Wow. I've never even thought about this, and I've totally worked on a high-altitude airborn ecology in my game. Next chance I get, I'm using some of this.
 


I see hazards as being environmental challenges, which can grossly increase the lethality of any creatures capable of exploiting them. What is the use? They give environments character and make them more memorable.

Your players may not remember Generic Swamp #321, but they will sure as hell remember "that swamp with the flame spouts and quicksand and giant rats."
Yes! Character. Realism or a synonym of that I can't think of now. But absolutely.

I mean, who hasn't seen the Princess Bride and doesn't remember the Fire Swamp?

...
I think modern designers fail to take the opportunity to give their dungeons, cities, and wilderness areas more character. So much is focused on the denizens of the environments and the traps and protections they set.

Hazards can increase immersion and give variety to the challenges your adventurers face.
Yes, again, great point. People complain about the grind of one combat after another. About being bored about another group of orc, etc. HAzards, as part of the world that adventurers live and explore in, give the opportunity to make memorable scenes and places.

First, let me just gush about how damn great the post I'm replying to is. MNblockhead really hits some very important things here that go beyond the surface of using hazards, but to encounter design as a whole.
Agreed, this is a post I've already subscribed to. And will be linking to as well. Excellent discussion all.

The best hazards and traps have multiple solutions that allow characters with different sets of abilities to engage them.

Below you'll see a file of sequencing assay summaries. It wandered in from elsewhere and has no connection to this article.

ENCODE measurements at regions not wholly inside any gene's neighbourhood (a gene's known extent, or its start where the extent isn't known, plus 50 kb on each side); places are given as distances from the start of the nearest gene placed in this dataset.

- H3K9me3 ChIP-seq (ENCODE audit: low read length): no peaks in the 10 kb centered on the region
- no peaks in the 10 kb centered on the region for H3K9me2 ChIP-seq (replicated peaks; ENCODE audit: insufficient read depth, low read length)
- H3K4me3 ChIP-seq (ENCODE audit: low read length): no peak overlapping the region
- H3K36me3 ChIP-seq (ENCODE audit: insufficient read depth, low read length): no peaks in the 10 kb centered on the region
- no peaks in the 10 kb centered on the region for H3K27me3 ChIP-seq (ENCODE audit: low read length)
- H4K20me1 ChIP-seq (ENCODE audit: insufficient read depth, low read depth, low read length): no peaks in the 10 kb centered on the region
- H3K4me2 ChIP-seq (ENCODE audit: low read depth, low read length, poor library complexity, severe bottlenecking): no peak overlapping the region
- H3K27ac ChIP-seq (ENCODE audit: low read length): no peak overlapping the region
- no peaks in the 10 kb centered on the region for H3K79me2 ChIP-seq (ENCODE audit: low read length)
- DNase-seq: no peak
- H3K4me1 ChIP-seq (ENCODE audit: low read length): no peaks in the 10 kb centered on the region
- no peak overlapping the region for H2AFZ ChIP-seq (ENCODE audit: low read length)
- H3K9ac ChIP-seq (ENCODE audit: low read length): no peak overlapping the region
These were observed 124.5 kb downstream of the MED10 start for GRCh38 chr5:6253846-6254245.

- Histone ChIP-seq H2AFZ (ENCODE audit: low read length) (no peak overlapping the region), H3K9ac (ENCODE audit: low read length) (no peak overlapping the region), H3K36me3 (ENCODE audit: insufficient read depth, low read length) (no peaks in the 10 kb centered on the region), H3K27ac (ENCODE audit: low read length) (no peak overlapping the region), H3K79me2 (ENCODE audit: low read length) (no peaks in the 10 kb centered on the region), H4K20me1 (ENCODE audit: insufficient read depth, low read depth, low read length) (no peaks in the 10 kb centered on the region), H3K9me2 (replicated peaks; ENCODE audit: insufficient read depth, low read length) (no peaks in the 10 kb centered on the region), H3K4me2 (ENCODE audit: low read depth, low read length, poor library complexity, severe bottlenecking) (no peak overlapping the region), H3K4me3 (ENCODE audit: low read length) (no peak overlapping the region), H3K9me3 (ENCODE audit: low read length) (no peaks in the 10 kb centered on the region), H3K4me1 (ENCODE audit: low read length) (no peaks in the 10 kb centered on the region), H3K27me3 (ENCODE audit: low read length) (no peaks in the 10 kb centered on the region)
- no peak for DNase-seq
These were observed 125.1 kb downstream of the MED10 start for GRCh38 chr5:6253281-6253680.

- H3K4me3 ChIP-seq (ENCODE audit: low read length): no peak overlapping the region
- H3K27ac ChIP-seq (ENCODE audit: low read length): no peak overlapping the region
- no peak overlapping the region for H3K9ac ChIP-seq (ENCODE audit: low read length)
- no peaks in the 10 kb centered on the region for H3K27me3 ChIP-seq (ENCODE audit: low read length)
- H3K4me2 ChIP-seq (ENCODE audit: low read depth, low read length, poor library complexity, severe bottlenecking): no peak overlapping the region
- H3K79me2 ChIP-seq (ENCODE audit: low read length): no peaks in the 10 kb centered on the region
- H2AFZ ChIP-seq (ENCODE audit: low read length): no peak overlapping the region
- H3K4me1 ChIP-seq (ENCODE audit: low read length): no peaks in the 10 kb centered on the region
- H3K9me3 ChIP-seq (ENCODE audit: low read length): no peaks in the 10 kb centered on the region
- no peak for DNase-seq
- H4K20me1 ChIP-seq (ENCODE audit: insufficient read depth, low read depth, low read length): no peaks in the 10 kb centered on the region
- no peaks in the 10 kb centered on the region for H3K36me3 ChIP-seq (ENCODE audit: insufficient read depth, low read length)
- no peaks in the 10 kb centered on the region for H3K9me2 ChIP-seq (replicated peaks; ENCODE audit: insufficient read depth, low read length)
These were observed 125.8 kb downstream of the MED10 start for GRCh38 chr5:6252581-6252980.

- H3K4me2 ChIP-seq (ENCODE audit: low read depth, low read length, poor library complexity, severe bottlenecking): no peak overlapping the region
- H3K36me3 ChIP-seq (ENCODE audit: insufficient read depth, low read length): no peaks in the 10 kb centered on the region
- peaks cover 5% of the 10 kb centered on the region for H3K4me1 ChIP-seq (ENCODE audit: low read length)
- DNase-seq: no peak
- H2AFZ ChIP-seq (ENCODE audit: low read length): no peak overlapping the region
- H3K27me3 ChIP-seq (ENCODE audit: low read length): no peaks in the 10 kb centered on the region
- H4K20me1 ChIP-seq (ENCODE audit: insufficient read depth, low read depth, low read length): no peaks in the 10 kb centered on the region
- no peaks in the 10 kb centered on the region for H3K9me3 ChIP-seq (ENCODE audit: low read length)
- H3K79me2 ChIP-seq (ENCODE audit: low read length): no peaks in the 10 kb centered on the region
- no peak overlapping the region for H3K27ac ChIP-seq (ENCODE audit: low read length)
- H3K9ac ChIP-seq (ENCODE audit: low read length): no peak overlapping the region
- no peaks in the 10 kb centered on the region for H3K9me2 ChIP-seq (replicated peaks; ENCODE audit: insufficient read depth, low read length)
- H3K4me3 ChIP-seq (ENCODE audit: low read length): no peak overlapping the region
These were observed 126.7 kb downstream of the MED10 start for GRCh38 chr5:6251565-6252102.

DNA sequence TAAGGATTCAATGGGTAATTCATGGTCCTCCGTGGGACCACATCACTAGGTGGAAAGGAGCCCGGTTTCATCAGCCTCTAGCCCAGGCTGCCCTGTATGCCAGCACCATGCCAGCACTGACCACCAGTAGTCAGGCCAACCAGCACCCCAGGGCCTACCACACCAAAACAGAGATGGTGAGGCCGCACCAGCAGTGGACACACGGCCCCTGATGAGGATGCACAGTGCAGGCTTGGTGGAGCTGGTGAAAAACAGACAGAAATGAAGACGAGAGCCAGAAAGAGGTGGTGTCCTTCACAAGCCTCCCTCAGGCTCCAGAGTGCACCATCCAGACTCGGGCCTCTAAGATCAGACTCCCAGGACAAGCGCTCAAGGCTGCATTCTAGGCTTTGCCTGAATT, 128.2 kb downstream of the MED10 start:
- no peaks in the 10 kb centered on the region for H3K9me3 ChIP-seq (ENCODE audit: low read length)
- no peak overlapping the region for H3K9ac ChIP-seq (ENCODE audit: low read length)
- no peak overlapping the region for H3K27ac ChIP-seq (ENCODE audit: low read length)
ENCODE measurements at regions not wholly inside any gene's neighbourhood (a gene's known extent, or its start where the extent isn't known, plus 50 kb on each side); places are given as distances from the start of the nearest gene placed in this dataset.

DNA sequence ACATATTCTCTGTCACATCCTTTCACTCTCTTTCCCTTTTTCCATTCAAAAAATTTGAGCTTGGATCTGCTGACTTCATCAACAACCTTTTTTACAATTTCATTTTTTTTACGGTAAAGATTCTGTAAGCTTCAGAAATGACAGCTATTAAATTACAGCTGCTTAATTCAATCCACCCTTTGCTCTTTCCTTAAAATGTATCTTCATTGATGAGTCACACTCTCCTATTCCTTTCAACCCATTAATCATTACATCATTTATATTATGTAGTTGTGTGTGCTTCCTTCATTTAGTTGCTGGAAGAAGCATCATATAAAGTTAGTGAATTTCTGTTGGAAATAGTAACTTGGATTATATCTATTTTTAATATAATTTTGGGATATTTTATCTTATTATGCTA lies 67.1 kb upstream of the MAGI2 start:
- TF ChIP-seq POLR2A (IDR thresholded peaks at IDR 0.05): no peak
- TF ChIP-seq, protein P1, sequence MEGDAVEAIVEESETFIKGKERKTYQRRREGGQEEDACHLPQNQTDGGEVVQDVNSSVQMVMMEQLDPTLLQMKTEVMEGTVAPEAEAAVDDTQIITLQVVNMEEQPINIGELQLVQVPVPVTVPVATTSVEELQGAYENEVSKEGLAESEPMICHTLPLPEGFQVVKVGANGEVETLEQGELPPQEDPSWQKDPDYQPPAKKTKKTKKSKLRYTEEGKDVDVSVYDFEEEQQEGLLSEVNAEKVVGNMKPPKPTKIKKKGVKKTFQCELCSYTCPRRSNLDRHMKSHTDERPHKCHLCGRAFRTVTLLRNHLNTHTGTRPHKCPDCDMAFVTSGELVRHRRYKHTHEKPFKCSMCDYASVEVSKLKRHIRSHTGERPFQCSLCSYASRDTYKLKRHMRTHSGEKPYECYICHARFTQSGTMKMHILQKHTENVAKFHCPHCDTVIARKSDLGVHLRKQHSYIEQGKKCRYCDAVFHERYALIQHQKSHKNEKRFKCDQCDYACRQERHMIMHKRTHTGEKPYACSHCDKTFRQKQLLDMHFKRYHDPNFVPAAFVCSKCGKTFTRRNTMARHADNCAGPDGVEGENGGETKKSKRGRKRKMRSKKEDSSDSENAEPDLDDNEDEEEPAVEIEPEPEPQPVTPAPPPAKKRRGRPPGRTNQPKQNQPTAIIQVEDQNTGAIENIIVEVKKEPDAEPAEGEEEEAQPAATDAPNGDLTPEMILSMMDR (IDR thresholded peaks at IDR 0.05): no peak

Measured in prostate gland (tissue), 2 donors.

Yes, good point.

...
I've got some questions around the best way to use hazards. Specifically:

* What is the "in game" purpose of hazards?
* How do you make hazards fun for the players?
* How does the use of dungeon hazards differ from wilderness hazards?
* What are 1 or 2 good examples of hazard encounters?

1) Possibilities are many fold. To me, they are to add character and variety. Either to add flavor and interest to a location, or to make a combat encounter interesting.
2) Make them opportunities for role playing, not for dice rolling. They should engage the creative and problem solving abilities of the players themselves, and maybe even their real world knowledge. (But, they should not be real world intelligence tests! There are a hundred discussion and blogs about the problem with doing that, and one commonly found in old school modules.)
3) I just see them as different types of hazards, not a different purpose. I'll have to think on this.
4) An amazing assortment already given.
One example (from real world person experience);
Want to get to an island in the middle of a lake. The lake is softly frozen, difficult to take a boat to unless you break the ice (and you don't have a big boat, dangerously cold if you try to swim, but the ice is dangerously thin if you try to walk on it. Figure out how to get there :)